In summary, start reading and studying the Bible and don’t stop! Use your tools and don’t be afraid to seek guidance about specific life needs. To make it stick, Read, Consider, and Assimilate! Next week, we’ll begin exploring faith, hope, and love and their relationship to each other and our relationship with people and God in a new three-part series.

Blessings and peace,

Ron Braley

How to Read the Bible Part IV: Tools

By now, you may be feeling as though understanding the Bible is hopeless. Don’t fret! Tools abound! You may not be familiar with Jewish idioms or cultural influences on scriptures, but commentaries can fill you in! So you’re not a biblical Greek or Hebrew scholar. No problem! Dictionaries, interlinears, and concordances are your friends! The following are the essential tools, along with a brief description of each.

Lexicon. These are dictionaries of foreign languages that can also help bridge cultural differences between today’s world and Bible times.

Dictionary. This contains important words (e.g., people’s names, topics, etc.) found in the Bible and is based on specific translations. Many Bibles have abbreviated dictionaries in the back of the book. A Bible dictionary can help us understand historical and cultural contexts, key people and events, and the original meanings of words written in other languages such as Greek, Hebrew, and Aramaic.

Concordance. Key words in the Bible are listed alphabetically and can help locate scriptures related to them. If you can think of a word, the concordance can point you to the actual verse containing it. Strong’s Concordance is a popular version that also gives the original language wording and definition.

Interlinear. This tool is excellent for those of us who aren’t biblical Greek or Hebrew scholars! We often believe that the Bible is a word-for-word translation from original languages, which is untrue and impossible. The English language is severely limited compared to biblical Greek. For instance, our word ‘love’ must represent several different kinds of emotion or action mentioned in the Bible. An interlinear will show you the original wording alongside the English renditions so that you can see the intent of the passage.

Commentaries. Well-trained scholars write these to explain biblical texts. They inform of figures of speech, verses such as John 6:4 that have been added, and the context in which the scriptures were written. Because we are so far removed from the language, culture, and contexts of biblical writing, we should never consider doing serious Bible study without using commentaries! But here are a couple of warnings: 1. These are written by humans and, therefore, are often created through a personal religious bias; 2. Use multiple commentaries!!! No one is accurate and unbiased in everything. Using numerous commentaries will help provide a well-rounded understanding of the scriptures you’re studying.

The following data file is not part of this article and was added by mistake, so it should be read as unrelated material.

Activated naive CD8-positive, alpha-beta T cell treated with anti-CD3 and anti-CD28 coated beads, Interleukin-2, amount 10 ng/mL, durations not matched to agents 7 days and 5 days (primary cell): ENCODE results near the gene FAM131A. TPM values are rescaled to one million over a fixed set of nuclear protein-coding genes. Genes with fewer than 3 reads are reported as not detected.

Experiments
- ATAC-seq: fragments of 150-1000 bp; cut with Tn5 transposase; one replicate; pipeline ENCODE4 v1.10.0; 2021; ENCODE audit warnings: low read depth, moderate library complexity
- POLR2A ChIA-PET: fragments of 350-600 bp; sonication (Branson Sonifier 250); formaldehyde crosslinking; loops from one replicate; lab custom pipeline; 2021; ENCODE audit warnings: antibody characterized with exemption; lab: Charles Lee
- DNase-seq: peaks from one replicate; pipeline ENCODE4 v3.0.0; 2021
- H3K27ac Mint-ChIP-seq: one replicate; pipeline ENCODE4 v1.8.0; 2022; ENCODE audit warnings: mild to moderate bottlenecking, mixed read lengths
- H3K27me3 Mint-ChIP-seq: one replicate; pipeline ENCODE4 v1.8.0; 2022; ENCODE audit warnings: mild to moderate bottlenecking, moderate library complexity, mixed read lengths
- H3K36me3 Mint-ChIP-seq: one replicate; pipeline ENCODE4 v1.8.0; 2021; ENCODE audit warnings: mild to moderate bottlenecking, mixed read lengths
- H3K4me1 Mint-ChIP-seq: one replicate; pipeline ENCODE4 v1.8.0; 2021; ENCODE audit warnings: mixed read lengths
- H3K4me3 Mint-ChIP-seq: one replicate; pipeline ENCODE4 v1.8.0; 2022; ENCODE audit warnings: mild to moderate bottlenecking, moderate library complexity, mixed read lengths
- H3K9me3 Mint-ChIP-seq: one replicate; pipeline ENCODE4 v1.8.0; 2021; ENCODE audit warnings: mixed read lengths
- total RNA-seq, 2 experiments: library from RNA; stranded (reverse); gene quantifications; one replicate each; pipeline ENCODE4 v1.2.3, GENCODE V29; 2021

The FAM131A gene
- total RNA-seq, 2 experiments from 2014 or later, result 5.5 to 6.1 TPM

Online Tools. Many Internet sites provide online access to Bibles, commentaries, dictionaries, concordances, lexicons, and interlinears. Here are several good choices:

https://www.e-sword.net   (excellent downloadable Bible software with commentaries and Strong’s Concordance)

https://www.blueletterbible.org

https://www.biblegateway.com

https://www.biblestudytools.com

https://biblehub.com

https://www.studylight.org/bible-study-tools.html

https://www.bibleref.com/

Next week, we’ll add one more golden nugget to this series: change our life through what we read from the Bible. That’s a good thing since we’re to be transformed into the image of Christ!

How to Read the Bible Part III: Examples

Last time, we learned several practices for giving Bible reading and studying our best shot. Here’s a quick review:

Grammar. Match personal pronouns to proper names carefully. If the text is “He …” then find out who “he” is. Does the text state “this?” What is “this?”

Literal Approach. Take Bible texts literally unless there’s a good reason to do otherwise.

Figures of Speech. Hebrew speech and writings were often very poetic and rhythmic. Sometimes, they contained figures of speech, as does English. Using a commentary can help identify these so that we don’t create prophecies or doctrines where they don’t exist.

Contexts. Keep biblical texts in its sentence, paragraph, chapter, and book. Always understand the writer, audience, purpose, and any problems addressed.

Consider the timeframe and culture. What was going on during the time of the writing? Was it meant to be a command – or just something from which you can learn?

Here are two examples of what happens when we don’t apply solid reading principles.

  1. “Where two or more are gathered, so is Jesus!” The misquote comes from taking Matthew 18:20 out of context. Matthew 18:1-9 and 15-20 deal with removing stumbling blocks to the Kingdom of Heaven and correcting Christians who insist on practicing sin. In 18:20, Jesus quotes the Old Testament requirement for multiple witnesses to a crime that requires a death sentence (Deuteronomy 17:6). Why? Any Christian practicing sin will not inherit the Kingdom of God (Galatians 5:19-21) and has earned a death sentence. Church discipline (not for punishment!) and discipleship can help keep this from happening. So, why does Jesus say “. . . I am there in their midst?” The Spirit of Christ is present whenever justice and obedience prevail.